Seriously Addictive Maths - UAE

Based on Singapore Maths Method

Seriously Addictive Maths - Dubai UAE

+9714 3755154

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Unit G14 - Block 2B

Dubai Knowledge Park Al Sufouh

Sun to Thu: 12:00-19:00

Sat: 10:00-17:00

Seriously Addictive Maths - Dubai UAE

+9714 3755154

Unit G14 - Block 2B

Dubai Knowledge Park Al Sufouh

Sun to Thu: 12:00-19:00

Sat: 10:00-17:00

CPA Approach

More motivated…

"I am glad that I have found a relevant math learning system for my daughter. She is certainly more independent and motivated in her math learning journey after just a few weeks."

Mother of Hala, aged 11

2016-03-14T15:19:08+00:00

Mother of Hala, aged 11

“I am glad that I have found a relevant math learning system for my daughter. She is certainly more independent and motivated in her math learning journey after just a few weeks.”

Can work independently…

"Before my son joined S.A.M, he had totally no knowledge about mathematics and no interest in counting. After less than a month of S.A.M, my son could perform addition independently, and he is now learning subtraction".

Mother of Jonathan, aged 6

2016-03-14T15:19:18+00:00

Mother of Jonathan, aged 6

“Before my son joined S.A.M, he had totally no knowledge about mathematics and no interest in counting. After less than a month of S.A.M, my son could perform addition independently, and he is now learning subtraction”.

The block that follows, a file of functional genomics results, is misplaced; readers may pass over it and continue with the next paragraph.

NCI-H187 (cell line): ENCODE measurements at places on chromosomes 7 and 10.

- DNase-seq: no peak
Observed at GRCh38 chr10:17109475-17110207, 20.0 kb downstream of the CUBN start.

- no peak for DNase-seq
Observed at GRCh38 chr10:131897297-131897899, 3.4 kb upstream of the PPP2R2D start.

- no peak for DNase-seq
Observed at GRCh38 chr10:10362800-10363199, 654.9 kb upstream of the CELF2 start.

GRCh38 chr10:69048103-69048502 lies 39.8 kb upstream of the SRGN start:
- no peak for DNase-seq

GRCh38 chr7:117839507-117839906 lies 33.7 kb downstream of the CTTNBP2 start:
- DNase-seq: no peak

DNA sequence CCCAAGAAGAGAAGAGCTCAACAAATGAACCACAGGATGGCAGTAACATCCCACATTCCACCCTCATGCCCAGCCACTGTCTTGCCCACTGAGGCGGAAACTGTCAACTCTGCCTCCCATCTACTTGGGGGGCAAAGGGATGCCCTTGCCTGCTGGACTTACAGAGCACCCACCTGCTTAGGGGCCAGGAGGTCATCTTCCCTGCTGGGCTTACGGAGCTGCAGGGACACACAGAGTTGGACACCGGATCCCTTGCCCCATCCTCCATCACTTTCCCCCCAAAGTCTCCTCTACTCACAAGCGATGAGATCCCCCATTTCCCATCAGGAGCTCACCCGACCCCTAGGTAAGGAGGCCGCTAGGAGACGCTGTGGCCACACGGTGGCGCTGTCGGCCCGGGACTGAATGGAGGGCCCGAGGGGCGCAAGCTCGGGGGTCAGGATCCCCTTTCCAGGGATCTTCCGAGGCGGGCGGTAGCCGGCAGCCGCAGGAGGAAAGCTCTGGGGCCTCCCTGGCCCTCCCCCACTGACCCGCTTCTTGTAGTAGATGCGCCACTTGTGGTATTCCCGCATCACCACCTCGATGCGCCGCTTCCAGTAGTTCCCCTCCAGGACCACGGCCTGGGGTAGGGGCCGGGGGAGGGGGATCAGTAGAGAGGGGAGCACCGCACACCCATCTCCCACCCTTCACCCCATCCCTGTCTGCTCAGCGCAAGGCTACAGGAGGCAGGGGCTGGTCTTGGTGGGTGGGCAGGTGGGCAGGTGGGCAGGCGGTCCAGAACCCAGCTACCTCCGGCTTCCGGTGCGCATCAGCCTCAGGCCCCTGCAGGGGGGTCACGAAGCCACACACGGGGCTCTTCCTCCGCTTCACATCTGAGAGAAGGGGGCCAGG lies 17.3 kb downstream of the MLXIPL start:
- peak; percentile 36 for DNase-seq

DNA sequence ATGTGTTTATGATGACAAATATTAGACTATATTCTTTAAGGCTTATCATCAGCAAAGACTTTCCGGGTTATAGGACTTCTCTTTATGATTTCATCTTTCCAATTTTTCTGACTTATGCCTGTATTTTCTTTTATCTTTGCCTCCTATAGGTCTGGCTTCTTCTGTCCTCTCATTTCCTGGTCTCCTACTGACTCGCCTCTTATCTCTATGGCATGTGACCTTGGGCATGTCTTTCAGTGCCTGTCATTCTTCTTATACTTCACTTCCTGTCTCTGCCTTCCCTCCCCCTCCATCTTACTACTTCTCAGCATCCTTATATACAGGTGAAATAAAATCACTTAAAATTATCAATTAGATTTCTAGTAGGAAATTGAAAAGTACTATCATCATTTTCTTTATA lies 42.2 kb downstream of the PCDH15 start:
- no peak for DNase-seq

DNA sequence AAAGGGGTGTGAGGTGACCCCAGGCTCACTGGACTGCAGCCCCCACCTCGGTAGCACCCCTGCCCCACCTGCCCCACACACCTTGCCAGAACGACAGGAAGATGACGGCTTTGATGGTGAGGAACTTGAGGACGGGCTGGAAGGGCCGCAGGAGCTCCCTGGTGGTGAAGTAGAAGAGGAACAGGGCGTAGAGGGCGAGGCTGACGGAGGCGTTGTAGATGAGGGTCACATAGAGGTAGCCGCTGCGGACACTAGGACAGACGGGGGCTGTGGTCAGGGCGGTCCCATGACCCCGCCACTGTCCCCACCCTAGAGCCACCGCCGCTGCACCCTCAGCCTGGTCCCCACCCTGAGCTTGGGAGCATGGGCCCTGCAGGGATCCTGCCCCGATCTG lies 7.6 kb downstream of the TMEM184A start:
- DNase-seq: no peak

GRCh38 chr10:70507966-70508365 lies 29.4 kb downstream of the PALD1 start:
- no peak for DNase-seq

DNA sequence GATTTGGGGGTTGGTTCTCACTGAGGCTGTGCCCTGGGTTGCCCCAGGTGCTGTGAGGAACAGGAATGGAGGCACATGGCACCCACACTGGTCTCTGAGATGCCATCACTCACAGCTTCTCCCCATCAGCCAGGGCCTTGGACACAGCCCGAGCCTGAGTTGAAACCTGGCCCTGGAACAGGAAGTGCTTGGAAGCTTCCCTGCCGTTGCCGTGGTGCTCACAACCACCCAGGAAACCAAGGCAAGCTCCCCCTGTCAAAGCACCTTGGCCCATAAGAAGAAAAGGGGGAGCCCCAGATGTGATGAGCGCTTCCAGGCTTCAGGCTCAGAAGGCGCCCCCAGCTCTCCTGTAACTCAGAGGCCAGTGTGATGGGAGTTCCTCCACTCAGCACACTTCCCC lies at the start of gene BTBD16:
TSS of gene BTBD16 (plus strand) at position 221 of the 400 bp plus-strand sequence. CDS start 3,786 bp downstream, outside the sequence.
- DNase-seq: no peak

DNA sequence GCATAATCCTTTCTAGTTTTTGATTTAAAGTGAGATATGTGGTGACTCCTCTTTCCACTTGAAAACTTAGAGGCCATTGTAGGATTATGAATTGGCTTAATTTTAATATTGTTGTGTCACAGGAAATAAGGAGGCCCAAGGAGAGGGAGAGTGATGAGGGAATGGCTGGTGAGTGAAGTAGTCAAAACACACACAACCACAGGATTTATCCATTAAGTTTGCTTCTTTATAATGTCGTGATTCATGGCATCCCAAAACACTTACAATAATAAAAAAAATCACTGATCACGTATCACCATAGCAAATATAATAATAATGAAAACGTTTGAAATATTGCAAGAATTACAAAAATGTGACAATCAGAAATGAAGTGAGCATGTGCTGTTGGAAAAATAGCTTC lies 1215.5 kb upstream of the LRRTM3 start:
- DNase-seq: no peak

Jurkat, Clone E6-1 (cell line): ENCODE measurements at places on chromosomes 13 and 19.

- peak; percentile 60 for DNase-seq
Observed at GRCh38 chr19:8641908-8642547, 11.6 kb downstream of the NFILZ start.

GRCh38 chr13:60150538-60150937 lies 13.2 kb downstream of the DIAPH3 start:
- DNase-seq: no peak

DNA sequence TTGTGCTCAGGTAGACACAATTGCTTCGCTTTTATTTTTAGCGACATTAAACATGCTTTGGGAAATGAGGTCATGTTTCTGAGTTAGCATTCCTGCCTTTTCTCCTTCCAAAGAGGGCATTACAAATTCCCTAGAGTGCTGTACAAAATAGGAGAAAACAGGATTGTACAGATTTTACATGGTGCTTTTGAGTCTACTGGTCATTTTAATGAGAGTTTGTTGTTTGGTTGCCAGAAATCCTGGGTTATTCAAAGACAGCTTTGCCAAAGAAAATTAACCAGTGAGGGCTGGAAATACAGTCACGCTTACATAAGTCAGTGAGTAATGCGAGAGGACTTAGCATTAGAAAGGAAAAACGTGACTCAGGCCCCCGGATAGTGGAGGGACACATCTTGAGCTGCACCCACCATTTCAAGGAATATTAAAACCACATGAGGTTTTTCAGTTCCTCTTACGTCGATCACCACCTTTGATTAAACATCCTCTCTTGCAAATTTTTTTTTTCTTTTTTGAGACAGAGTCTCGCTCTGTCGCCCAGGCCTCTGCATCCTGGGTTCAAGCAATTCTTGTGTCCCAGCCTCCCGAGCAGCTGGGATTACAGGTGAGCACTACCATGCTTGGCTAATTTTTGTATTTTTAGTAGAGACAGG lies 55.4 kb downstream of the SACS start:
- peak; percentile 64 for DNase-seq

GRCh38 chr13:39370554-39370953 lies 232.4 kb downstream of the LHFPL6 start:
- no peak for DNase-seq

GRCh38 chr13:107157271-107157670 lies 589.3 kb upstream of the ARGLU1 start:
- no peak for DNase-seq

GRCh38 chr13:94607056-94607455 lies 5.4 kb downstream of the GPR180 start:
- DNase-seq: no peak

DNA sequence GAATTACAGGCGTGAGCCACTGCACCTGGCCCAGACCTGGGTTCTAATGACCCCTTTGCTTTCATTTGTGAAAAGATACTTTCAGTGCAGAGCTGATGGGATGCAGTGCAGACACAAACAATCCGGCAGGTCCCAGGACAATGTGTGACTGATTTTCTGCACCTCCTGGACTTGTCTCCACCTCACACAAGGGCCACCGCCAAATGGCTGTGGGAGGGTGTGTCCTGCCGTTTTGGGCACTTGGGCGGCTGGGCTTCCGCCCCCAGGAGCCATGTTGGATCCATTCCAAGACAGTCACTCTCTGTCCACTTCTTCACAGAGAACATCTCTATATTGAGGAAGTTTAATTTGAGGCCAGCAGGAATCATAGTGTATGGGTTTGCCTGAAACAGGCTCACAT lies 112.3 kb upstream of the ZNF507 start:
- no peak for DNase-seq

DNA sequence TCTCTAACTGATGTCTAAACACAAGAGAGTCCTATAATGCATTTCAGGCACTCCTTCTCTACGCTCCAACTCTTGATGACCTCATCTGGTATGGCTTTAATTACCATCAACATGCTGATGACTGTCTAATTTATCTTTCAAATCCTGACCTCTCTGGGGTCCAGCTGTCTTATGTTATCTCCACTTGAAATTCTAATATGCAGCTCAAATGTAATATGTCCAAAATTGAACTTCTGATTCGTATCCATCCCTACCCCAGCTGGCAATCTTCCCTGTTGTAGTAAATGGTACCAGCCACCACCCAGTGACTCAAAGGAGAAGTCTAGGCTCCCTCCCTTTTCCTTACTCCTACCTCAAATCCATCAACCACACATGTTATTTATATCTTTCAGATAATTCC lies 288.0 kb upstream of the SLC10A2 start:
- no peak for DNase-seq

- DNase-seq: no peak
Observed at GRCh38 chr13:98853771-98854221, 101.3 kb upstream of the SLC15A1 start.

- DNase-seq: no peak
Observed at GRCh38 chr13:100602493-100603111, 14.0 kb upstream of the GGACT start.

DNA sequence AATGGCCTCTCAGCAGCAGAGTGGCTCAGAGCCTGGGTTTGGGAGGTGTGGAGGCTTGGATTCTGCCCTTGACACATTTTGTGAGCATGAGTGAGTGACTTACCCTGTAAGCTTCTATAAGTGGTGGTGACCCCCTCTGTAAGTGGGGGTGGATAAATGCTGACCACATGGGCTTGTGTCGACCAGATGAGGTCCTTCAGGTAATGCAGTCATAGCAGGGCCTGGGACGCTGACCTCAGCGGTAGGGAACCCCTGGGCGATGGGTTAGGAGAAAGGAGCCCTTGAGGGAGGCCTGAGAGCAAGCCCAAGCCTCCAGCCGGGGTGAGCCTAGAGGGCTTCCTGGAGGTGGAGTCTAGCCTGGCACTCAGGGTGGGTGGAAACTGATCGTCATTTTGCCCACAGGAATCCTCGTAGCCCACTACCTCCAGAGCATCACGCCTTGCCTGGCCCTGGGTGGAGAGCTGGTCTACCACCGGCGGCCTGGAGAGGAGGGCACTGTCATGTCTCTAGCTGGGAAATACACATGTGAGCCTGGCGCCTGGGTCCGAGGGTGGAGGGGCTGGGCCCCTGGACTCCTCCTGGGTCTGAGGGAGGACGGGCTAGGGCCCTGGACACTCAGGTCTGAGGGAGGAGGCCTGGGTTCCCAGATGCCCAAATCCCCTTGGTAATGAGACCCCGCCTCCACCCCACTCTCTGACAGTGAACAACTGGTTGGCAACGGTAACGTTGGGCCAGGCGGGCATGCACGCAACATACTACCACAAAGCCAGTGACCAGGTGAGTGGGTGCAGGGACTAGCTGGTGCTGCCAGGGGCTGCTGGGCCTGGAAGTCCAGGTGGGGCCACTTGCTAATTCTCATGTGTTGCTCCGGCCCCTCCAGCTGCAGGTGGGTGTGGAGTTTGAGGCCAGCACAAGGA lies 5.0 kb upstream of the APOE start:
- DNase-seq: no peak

At S.A.M, we follow the Concrete, Pictorial, Abstract (CPA) approach that develops a solid understanding of mathematical concepts. Developed by American psychologist, Jerome Bruner, this methodology is the foundation of teaching the Singapore way. The process starts with physically illustrating mathematical concepts using objects, manipulatives and games, before moving to pictorial explanation and finally to the abstract (i.e. symbols and numbers) representation of mathematics.

Concrete: Concepts are introduced using physical objects to model problems (lays foundation for conceptual understanding)

Pictorial: Concepts are further explained using diagrams or pictures representing the problem (further strengthens conceptual understanding)

Abstract: Eventually problems are represented by mathematical numbers and symbols (which are now conceptually understood)